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Low blood pressure may be cause of numerous health concerns


Question: All the concern seems to be around high blood pressure, but I have low blood pressure and have fainted several times because of it, so I am wondering if there are ways to increase my blood pressure?

Answer: Low blood pressure can be a reason for feeling unwell and can include symptoms such as dizziness, nausea, weakness and visual disturbances. It can be a major health hazard if you faint and your body fails to bring the pressure up, or serious injury can result depending on where and when you faint.

I will assume you are not being over-medicated for high blood pressure, as that is commonly a cause for low blood pressure.

Hypothyroidism and/or adrenal insufficiency are two common reasons for chronically low blood pressure. Low body temperature is reason enough to investigate thyroid and adrenal function. Most people are iodine deficient, which is needed for thyroid function perhaps explaining the prevalence of hypothyroidism.

The adrenal cortex makes several hormones from cholesterol, including aldosterone which helps retain normal levels of sodium in the blood, which attracts water and helps maintain normal blood volume. Adrenal hormone production can decrease because of prolonged stress, inadequate nutrients or too much

caffeine resulting in low blood pressure.

To increase adrenal output of these hormones, licorice root extract is adrenocorticotropic or stimulates ACTH the brain hormone that, in turn, stimulates the adrenal glands. LDL cholesterol that is below 2.5 because of cholesterol meds, inadequate body fat or a diet too low in fat can impair hormone production. Also, adequate adrenal nutrients, including vitamin C, B5, B6, magnesium and zinc are needed to convert LDL cholesterol into hormones. Drinking water with a one quarter tsp of iodized sea salt in the morning can also help increase blood pressure while you address the cause.

Other factors that can exacerbate low blood pressure include low blood sugar, low iron levels, low sodium intake, dehydration and pregnancy.

Question: I have started taking strontium for my bones because I have osteopaenia, but then I heard it was radioactive. Is this true?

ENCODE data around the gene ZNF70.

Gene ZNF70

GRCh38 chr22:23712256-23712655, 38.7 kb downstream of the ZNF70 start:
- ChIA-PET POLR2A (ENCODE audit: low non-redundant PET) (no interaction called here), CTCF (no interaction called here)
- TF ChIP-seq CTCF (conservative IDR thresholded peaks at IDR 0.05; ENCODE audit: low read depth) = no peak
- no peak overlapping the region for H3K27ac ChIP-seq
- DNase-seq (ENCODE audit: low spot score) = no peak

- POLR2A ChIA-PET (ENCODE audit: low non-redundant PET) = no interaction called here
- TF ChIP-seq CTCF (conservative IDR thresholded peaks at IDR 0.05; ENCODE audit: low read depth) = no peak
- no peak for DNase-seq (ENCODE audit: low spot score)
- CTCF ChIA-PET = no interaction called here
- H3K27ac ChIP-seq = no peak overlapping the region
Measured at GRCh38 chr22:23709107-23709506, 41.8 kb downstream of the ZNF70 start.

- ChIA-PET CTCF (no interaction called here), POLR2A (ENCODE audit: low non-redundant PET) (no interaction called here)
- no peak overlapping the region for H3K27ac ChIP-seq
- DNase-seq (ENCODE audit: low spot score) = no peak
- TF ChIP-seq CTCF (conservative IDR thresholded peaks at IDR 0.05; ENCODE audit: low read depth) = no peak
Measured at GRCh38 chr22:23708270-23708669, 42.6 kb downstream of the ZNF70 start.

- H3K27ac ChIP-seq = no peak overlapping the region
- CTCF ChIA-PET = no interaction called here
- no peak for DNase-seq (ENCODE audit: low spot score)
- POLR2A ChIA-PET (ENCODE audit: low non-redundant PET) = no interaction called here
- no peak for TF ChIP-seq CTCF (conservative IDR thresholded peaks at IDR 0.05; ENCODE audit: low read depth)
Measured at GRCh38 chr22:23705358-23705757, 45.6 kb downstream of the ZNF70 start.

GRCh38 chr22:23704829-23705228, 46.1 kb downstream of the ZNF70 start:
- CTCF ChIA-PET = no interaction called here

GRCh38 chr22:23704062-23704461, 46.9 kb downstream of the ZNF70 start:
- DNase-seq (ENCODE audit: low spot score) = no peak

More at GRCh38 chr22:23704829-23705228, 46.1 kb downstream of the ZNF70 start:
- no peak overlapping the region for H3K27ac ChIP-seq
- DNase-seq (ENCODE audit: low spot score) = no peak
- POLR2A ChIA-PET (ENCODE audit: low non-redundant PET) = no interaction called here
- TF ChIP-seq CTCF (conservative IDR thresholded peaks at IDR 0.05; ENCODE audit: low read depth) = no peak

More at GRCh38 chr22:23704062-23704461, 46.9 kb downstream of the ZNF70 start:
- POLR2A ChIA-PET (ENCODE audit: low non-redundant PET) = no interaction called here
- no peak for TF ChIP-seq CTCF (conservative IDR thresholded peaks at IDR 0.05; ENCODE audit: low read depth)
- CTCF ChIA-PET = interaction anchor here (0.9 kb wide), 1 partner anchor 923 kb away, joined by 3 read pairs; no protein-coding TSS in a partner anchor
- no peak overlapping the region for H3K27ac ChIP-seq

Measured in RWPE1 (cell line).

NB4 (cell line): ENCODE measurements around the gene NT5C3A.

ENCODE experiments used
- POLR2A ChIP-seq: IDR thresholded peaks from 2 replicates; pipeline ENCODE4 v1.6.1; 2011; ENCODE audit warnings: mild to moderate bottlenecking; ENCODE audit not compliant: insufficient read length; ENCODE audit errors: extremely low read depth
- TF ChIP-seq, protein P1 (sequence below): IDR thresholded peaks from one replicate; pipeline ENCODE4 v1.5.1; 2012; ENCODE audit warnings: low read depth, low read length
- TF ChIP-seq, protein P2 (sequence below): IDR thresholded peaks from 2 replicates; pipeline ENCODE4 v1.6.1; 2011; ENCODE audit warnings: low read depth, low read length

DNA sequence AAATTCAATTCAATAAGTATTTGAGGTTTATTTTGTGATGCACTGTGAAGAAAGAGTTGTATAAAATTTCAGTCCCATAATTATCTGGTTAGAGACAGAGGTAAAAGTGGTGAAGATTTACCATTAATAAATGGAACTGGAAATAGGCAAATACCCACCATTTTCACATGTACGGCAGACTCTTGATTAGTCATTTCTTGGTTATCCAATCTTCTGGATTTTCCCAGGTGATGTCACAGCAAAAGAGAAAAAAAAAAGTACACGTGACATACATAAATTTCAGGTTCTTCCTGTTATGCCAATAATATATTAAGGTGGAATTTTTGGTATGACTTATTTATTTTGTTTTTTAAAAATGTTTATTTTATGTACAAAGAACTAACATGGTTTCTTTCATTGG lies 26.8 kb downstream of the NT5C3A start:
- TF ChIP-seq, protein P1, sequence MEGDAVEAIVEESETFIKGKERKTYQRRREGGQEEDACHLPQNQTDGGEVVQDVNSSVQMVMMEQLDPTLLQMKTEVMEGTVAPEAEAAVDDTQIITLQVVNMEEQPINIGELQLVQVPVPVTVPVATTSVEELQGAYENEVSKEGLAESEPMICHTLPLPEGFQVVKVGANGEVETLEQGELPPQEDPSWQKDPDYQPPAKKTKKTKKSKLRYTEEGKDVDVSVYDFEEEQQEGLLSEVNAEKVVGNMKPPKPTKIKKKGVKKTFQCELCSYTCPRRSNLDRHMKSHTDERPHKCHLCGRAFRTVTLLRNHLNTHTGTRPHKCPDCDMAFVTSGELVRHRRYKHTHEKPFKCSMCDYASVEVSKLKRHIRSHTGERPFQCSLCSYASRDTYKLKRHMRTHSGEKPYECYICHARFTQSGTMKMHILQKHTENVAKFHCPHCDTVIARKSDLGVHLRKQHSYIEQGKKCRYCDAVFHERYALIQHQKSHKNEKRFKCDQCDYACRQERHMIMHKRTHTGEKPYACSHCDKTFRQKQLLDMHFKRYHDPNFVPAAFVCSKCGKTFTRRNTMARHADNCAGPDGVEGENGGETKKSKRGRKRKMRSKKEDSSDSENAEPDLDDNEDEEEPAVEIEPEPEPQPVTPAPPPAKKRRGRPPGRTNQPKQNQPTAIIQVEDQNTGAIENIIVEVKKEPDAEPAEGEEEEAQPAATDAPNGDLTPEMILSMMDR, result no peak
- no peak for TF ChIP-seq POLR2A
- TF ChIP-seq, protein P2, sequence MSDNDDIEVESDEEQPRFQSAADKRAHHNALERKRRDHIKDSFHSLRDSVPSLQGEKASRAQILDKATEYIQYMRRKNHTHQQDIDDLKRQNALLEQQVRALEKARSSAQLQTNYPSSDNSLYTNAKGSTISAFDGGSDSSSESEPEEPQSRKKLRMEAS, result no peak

Answer: No, strontium in its natural form is not radioactive and is great for bone density.

There are radioactive isotopes of strontium that were used in nuclear weapons that were found in bones and teeth of children with cancer who were in the vicinity of nuclear weapons testing.

Strontium is similar in structure to calcium but is harder and so it makes bones denser. Strontium also stimulates osteoblasts, bone building cells, unlike bisphosphonate drugs which only inhibit bone destruction. Many studies have confirmed dramatic increases in new bone formation in people with osteoporosis and with breast and prostate cancer that has metastasized to bone.

Strontium is ingested in small amounts from food and water up to 5 mg per day.

However, in order to have this type of therapeutic effect 300 to 700 mg of elemental strontium is needed per day as a single supplement and must be taken one hour before or three hours after food and away from thyroid medication. It also is believed to protect against cavities.

Kali Simmonds, ND is a doctor of naturopathic medicine who practises in Charlottetown. The information provided is not intended to diagnose or substitute the advice of a health-care professional. Please consult with a health-care provider before making any changes. She welcomes questions for this column, which is published every second Tuesday in The Guardian. She can be reached by mail at 34 Queen St., Charlottetown, C1A 4A3, or by email at


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